A Hopeful Side to Human Nature

Soon after December’s Newton, CT, school massacre, Prof. Marc Bekoff wrote an article for Psychology Today which argued that human violence is almost unique within the animal kingdom. Bekoff recommended that we “rewild our hearts.” Jane Goodall, who has observed chimpanzee behavior for decades, co-authored a reply in today’s Wall Street Journal which comes to a very different, but very hopeful conclusion.

Goodall et al note that, while chimpanzee homicides are rare – roughly one every seven years in a typical colony – that homicide rate “would be intolerable in human society.” Even with horrors like the Newton massacre, the American homicide rate is more than fifty times lower than Goodall has observed in chimps. She and her coauthors conclude:

What makes humans special is not our occasional propensity to kill strangers when we think we can do so safely. Our unique capacity is our skill at engineering peace. … Instead of constructing a feel-good fantasy about the innate goodness of most people and all animals, we should strive to better understand ourselves, the good parts along with the bad.

Humanity’s unique ability to engineer peace may seem at odds with the headlines and newscasts we see every day, but two books published late in 2011 provide a valuable, different perspective. Prof. Joshua Goldstein’s Winning the War on War and Prof. Steven Pinker’s The Better Angels of Our Nature each cite statistics compiled by the highly respected Peace Research Institute Oslo to argue that, contrary to sensational media coverage, war may be going out of style. As noted by Goldstein in a related article in Foreign Policy:

… the last decade has seen fewer war deaths than any decade in the past 100 years, based on data compiled by researchers Bethany Lacina and Nils Petter Gleditsch of the Peace Research Institute Oslo. Worldwide, deaths caused directly by war-related violence in the new century have averaged about 55,000 per year, just over half of what they were in the 1990s (100,000 a year), a third of what they were during the Cold War (180,000 a year from 1950 to 1989), and a hundredth of what they were in World War II. If you factor in the growing global population, which has nearly quadrupled in the last century, the decrease is even sharper. Far from being an age of killer anarchy, the 20 years since the Cold War ended have been an era of rapid progress toward peace.

Goldstein’s and Pinker’s arguments fit with a realization that I had roughly 30 years ago, soon after I started working to defuse the nuclear threat: We’ve become too civilized to win wars, but not civilized enough to avoid them – and that’s a recipe for disaster. Unlike in World War II, when enemy civilian deaths at Hamburg, Dresden, Tokyo, Hiroshima, and Nagasaki were applauded, today’s soldiers are caught between a rock and a hard place. If they wait too long to fire on a suspected enemy, they increase their risk of being killed. But if they fire too quickly and kill an innocent person, they risk being court martialed. Both for our own survival, and to truly “support our troops,” we need to stop getting into needless wars.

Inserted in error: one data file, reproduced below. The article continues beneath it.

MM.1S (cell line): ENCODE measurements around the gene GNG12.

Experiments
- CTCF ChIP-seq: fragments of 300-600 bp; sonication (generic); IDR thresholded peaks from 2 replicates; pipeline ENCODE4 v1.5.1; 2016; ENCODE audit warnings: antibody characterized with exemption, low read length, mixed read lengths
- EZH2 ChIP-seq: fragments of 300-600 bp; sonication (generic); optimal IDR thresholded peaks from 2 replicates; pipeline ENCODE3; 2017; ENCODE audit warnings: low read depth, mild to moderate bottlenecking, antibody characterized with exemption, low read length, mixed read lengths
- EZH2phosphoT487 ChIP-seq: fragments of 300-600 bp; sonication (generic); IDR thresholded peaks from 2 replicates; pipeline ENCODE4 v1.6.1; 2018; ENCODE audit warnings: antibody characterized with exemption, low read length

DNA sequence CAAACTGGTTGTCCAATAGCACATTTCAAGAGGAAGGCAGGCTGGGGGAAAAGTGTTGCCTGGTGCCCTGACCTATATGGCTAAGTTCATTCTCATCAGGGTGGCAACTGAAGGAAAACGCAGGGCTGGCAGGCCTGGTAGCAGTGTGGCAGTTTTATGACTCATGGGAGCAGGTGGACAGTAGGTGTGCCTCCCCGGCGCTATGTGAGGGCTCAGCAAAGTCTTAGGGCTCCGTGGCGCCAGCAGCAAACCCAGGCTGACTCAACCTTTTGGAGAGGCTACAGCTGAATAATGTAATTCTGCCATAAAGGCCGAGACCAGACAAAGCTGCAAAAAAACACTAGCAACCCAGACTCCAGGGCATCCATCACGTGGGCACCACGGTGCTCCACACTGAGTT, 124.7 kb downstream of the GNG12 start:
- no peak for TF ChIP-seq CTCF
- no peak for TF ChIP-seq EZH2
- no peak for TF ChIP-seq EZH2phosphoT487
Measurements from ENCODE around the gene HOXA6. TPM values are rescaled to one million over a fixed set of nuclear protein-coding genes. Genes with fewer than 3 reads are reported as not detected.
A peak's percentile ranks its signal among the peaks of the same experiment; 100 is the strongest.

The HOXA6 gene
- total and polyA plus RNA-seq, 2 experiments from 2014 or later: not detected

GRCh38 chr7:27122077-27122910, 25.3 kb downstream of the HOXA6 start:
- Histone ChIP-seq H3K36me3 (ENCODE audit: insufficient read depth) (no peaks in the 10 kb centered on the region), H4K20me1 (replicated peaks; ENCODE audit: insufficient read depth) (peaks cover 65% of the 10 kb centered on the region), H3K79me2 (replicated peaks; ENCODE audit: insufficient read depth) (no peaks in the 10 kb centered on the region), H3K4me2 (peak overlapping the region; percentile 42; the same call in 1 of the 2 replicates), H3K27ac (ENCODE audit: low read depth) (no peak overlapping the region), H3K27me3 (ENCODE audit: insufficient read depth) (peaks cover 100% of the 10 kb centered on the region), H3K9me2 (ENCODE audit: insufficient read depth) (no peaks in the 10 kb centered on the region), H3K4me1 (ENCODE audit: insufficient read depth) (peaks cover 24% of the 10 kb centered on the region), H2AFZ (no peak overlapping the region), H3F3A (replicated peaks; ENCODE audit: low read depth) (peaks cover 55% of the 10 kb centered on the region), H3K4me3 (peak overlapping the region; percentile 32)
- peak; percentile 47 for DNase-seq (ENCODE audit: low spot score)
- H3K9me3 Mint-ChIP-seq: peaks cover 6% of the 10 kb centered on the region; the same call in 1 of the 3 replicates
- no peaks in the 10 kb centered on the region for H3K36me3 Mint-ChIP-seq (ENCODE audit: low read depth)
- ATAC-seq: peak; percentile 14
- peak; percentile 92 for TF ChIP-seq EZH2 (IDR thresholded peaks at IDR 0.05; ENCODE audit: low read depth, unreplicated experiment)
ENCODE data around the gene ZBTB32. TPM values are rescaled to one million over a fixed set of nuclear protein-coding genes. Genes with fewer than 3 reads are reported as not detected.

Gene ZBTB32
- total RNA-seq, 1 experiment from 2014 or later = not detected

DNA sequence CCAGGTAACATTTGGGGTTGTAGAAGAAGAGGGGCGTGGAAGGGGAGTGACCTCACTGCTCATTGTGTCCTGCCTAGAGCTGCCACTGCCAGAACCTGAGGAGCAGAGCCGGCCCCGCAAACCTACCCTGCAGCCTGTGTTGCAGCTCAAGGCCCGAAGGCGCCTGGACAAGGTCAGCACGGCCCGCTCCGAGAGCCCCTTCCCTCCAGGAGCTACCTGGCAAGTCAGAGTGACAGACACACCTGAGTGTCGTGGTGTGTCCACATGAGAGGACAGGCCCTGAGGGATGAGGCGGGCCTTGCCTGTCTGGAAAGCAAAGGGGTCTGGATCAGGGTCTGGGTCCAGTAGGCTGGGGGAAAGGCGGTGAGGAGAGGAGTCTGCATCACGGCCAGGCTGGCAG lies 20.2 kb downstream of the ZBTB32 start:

In spite of my earlier realization, until I read Goldstein’s and Pinker’s books, I still tended to view our task as trying to reverse humanity’s march to extinction. Now, I see us as accelerating an already existing process. To borrow from Goldstein’s and Pinker’s titles, the better angels of our nature are winning the war on war, but nuclear extinction is also in that race. Because most people discount the nuclear threat, that runner is dimly lit and hard to see. By shining a spotlight on it and by highlighting that small conventional conflicts are the most likely paths to a nuclear crisis, we are trying to give a shot of adrenalin to the better angels of our nature, so they have a better chance of winning the war on war before an accident, miscalculation, or just plain, bad luck allows the nuclear threat to win.

Goodall et al’s observation that “Our unique capacity is our skill at engineering peace,” is an important reminder of the hope that Goldstein and Pinker so eloquently portray.

Martin Hellman

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About Martin Hellman

I am a professor at Stanford University, best known for my invention of public key cryptography -- the technology that protects the secure part of the Internet, such as electronic banking. But, since 1982, my primary interest has been how fallible human beings can survive possessing nuclear weapons, where even one mistake could be catastrophic. My latest project is a book, co-written with my wife Dorothie, with the audacious subtitle "Creating True Love at Home & Peace on the Planet." It's on Amazon and a free PDF can be downloaded from its website: https://anewmap.com.
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